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News Bulletin : ADA News Bulletin April 2011
38 APRIL 2011 feedback PROPHYLAxIS fOR bISPHOSPHOnATES And OSTEOnECROSIS Of THE JAWS Sir, The information sheet on ‘Bisphosphonates and osteonecrosis of the jaws (ONJ)’ put out in September 2010 conjointly by the Australian Dental Association (ADA) and Osteoporosis Australia (OA) differs in many respects to the NSW Health Guideline document GL2010_010 published by NSW Health 23rd July 2010 ‘Prevention of Osteoporosis of the Jaws (ONJ) in patients on Bisphosphonate Therapies’ (http://www. health.nsw.gov.au/policies/). In particular the ten day course of clindamycin recommended in the NSW Guidelines, commencing five days before an oral surgery procedure or extraction compared with the 2 gram amoxicillin one hour prior to the extraction recommended in Therapeutic Guidelines, cited in the OA / ADA document. This and other discrepancies have caused some confusion particularly amongst dental students and NSW Health staff dentists. It appears logical to commence prophylaxis immediately prior to any procedure to reduce the likelihood of the emergence of resistant organisms. The agent of choice should have a spectrum most suited to act on those pathogens likely to infect the surgical site. In BONJ the most common pathogens appear to be Actinomyces, Eikenella and Moraxella species. Therefore penicillin V 500 mg four times a day is a suitable antibacterial drug. In penicillin allergic patients doxycline 100 mg per day is suitable. Metronidazole 200 mg three times a day has proven effective in refractory cases... (N Malden, et al. BDJ 2009; 206:29.) As the readers of the ADA News Bulletin would know clindamycin is a restricted drug under the Australian Pharmaceutical Benefits scheme for “Gram positive coccal infections where they cannot be safely and effectively treated with penicillin.” Whilst there does not appear to be a universal consensus on appropriate Guidelines for the prevention of BONJ, I am unaware of any other published Guidelines or recommendation which would favour or support the NSW Health Guidelines. I would welcome comment and advice concerning these discrepancies. Michael Buchanan Greenwich 2065 RESPOnSE nEW SOUTH WALES GUIdELInES – bISPHOSPHOnATES Sir, The letter by Dr Buchanan, Consultant Oral and Maxillofacial Surgeon, from New South Wales, is timely as it draws attention to the major divergent opinions on the dental management of patients on oral bisphosphonates. Guidelines as set out by the New South Wales Health Department are quite at odds with those of Therapeutic Guidelines: Oral and Dental Version 1, the Australian Dental Association and Osteoporosis Australia within Australia and internationally with those of the American, Canadian and British Dental Associations and The American Association of Oral and Maxillofacial Surgeons and The American Academy of Oral Medicine, all of which have published essentially similar guidelines. The main areas of concern are: • The incidence of bisphosphonates associated (or related or induced) osteonecrosis of the jaws ONJ following extractions for patients on oral bisphosphonates • The nature of the ONJ lesion • Patient management • Antibiotic guidelines Following publication of the first version of the New South Wales Guidelines, the Dental Therapeutic Committee of the Australian Dental Association (ADA) sought independent advice from Therapeutic Guidelines Australia on the antibiotic treatments proposed. This advice was forwarded to the New South Wales Health Department. The ADA also facilitated a meeting with New South Wales Health Department representatives and made written submissions to them. The key proposals from both the ADA and Therapeutic Guidelines were unfortunately not incorporated into the second edition of the New South Wales Guidelines. Although it is commonly stated that bisphosphonate associated ONJ is a new condition and that there is incomplete information, it must be noted that by the end of 2010, there were well over 1,000 peer reviewed papers in the international literature, considerably more than the 16 papers by March 2006 referred to in the current New South Wales Guidelines. Thus, there is now good data available independent of the pharmaceutical industry and their advisors. Prevalence The initial view based on pharmaceutical industry data was that bisphosphonate associated ONJ from the oral bisphosphonates was rare at 1 in 10,000 to 1 in 100,000 patients. However, independent Australian, Californian and Canadian data all show a higher prevalence of 1 in 500 to 1 in 1,500 patients. Although bisphosphonate associated ONJ occurring in oral medication cases is generally milder than in IV cases, about 25% of these ONJ cases develop severe end stage ONJ. In discussing the prevalence, the New South Wales Guidelines state that there is “a very small or almost negligible risk of BRONJ occurring in those patients using oral bisphosphonates”. This seriously underestimates both the risk and the effect of ONJ on patients. The nature of ONJ The purpose of bisphosphonate therapy is to slow bone turnover. Unfortunately, jaw bones are different to long bones and vertebrae and are much more susceptible to the effects of bisphosphonates. Following tooth extraction, alveolar bone may not be able to respond to the demands of healing and so the bone may die. A microbial biofilm containing various species including Actinomyces, Eikenella and Moraxella species then develops over this dead bone. However, the same microbial biofilm develops on all dead alveolar bone whether caused by osteoradionecrosis, devascularisation, osteomyelitis or ONJ. The presence of these organisms does not mean that ONJ is primarily an infection. The New South Wales guidelines state that “while not well defined, bacterial infection is noted in the existing literature as having some role in the aetiopathogenesis of BRONJ ...” The subsequent New South Wales antibiotic proposals seem to be based on the premise that ONJ is primarily an infection. However, the overwhelming evidence supports suppressed bone turn-over as the principal cause. ONJ is not primarily an infection of bone. Patient management All patients on oral bisphosphonates are potentially at risk of ONJ if they have extractions. This can be minimised by making the patient dentally fit before bisphosphonate therapy starts and subsequently maintaining oral health. For patients already on oral bisphosphonates, careful evaluation of treatment options including avoidance of bone invasive procedures is indicated. The onset of ONJ is not dependent on the degree of bone invasion and hence there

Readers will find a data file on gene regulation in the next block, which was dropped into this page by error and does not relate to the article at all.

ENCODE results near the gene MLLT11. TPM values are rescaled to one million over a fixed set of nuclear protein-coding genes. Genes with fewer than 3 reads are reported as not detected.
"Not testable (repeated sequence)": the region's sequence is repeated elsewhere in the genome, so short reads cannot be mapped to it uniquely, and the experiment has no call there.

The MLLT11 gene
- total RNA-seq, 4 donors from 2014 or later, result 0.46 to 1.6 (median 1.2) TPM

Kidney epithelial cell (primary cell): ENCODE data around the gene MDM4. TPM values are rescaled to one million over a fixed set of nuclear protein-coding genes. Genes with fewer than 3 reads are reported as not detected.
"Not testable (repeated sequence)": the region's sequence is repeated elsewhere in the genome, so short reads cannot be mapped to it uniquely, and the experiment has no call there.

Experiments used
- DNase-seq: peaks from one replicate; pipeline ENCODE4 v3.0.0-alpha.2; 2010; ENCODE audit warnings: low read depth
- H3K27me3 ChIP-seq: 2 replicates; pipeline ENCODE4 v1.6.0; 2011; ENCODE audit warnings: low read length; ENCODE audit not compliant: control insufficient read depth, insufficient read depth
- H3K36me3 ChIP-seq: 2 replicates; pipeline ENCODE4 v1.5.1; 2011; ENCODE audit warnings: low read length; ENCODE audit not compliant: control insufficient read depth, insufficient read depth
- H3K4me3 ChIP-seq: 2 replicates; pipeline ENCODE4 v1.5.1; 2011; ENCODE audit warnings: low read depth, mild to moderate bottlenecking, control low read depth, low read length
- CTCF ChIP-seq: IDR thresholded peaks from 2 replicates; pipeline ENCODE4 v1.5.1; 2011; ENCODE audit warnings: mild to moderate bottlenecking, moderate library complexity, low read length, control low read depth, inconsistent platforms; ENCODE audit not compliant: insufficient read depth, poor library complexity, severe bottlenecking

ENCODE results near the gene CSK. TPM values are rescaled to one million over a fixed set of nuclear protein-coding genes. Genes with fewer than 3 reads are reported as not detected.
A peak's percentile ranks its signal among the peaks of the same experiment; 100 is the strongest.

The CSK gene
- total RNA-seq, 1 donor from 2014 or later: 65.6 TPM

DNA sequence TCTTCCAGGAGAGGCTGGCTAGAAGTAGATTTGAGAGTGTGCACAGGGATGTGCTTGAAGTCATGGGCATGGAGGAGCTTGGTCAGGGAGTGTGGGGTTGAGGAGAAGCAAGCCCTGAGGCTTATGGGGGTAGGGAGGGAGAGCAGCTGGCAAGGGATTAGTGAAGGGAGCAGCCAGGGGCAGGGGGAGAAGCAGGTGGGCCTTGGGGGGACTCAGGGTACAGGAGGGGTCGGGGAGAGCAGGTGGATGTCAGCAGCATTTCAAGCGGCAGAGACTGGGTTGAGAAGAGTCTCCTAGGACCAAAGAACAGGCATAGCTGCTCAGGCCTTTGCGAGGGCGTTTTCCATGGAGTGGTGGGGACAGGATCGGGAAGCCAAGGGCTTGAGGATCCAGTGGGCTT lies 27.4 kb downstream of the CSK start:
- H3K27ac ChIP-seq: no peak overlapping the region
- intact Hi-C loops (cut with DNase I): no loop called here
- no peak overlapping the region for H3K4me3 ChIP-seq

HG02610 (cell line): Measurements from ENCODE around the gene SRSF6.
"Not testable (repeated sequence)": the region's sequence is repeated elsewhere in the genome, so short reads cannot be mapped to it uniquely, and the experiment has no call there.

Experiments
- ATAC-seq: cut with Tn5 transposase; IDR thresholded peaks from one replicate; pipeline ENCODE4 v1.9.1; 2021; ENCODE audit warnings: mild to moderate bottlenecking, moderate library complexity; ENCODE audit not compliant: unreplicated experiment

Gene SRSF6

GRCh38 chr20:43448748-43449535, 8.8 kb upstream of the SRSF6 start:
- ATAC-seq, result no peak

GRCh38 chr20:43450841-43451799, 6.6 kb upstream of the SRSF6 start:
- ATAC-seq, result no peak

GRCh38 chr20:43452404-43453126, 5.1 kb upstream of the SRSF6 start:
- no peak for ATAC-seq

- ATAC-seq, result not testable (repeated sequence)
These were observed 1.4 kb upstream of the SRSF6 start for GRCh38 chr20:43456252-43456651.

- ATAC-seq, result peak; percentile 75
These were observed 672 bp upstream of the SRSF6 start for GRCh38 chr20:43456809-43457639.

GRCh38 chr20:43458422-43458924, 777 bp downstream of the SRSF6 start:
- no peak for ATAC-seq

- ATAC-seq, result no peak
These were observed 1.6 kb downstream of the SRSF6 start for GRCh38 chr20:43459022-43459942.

ADA News Bulletin March 2011
ADA News Bulletin May 2011